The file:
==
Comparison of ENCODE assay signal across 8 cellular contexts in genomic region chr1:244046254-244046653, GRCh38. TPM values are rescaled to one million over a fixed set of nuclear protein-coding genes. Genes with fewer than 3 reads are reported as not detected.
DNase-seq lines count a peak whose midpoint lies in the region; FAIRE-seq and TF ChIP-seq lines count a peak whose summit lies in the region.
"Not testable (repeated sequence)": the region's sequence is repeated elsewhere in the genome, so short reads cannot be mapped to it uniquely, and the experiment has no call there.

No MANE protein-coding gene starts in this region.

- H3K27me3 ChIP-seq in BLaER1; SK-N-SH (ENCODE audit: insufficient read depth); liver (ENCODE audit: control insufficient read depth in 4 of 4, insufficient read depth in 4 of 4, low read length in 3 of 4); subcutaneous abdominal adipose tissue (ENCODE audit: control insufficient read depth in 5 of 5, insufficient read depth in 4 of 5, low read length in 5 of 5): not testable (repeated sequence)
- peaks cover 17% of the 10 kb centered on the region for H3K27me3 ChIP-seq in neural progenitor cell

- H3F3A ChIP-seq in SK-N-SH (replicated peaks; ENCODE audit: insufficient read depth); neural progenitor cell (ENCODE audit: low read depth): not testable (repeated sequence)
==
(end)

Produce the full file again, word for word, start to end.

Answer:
Comparison of ENCODE assay signal across 8 cellular contexts in genomic region chr1:244046254-244046653, GRCh38. TPM values are rescaled to one million over a fixed set of nuclear protein-coding genes. Genes with fewer than 3 reads are reported as not detected.
DNase-seq lines count a peak whose midpoint lies in the region; FAIRE-seq and TF ChIP-seq lines count a peak whose summit lies in the region.
"Not testable (repeated sequence)": the region's sequence is repeated elsewhere in the genome, so short reads cannot be mapped to it uniquely, and the experiment has no call there.

No MANE protein-coding gene starts in this region.

- H3K27me3 ChIP-seq in BLaER1; SK-N-SH (ENCODE audit: insufficient read depth); liver (ENCODE audit: control insufficient read depth in 4 of 4, insufficient read depth in 4 of 4, low read length in 3 of 4); subcutaneous abdominal adipose tissue (ENCODE audit: control insufficient read depth in 5 of 5, insufficient read depth in 4 of 5, low read length in 5 of 5): not testable (repeated sequence)
- peaks cover 17% of the 10 kb centered on the region for H3K27me3 ChIP-seq in neural progenitor cell

- H3F3A ChIP-seq in SK-N-SH (replicated peaks; ENCODE audit: insufficient read depth); neural progenitor cell (ENCODE audit: low read depth): not testable (repeated sequence)